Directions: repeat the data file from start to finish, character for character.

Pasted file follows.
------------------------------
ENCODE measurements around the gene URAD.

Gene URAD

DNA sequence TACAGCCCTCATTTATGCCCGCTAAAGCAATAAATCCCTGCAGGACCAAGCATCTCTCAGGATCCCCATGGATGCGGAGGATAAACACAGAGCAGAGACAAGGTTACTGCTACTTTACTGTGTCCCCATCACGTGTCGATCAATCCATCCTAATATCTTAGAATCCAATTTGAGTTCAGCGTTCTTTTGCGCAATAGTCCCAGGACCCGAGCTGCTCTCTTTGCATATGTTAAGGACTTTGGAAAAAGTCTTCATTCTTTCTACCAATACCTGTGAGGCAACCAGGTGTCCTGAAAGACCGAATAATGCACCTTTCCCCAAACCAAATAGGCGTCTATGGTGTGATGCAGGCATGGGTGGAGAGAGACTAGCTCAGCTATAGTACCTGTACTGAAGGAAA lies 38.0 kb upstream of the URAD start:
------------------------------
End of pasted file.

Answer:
ENCODE measurements around the gene URAD.

Gene URAD

DNA sequence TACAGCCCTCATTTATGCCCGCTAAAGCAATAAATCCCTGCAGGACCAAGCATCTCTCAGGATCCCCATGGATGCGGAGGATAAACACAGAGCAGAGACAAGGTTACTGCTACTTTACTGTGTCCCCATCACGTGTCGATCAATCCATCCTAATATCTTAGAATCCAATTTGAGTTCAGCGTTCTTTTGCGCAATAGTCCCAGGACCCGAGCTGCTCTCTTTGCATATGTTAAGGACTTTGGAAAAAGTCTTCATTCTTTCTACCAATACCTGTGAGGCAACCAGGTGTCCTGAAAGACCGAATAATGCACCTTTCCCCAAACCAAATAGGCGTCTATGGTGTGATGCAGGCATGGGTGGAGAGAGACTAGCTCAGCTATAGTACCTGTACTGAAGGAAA lies 38.0 kb upstream of the URAD start: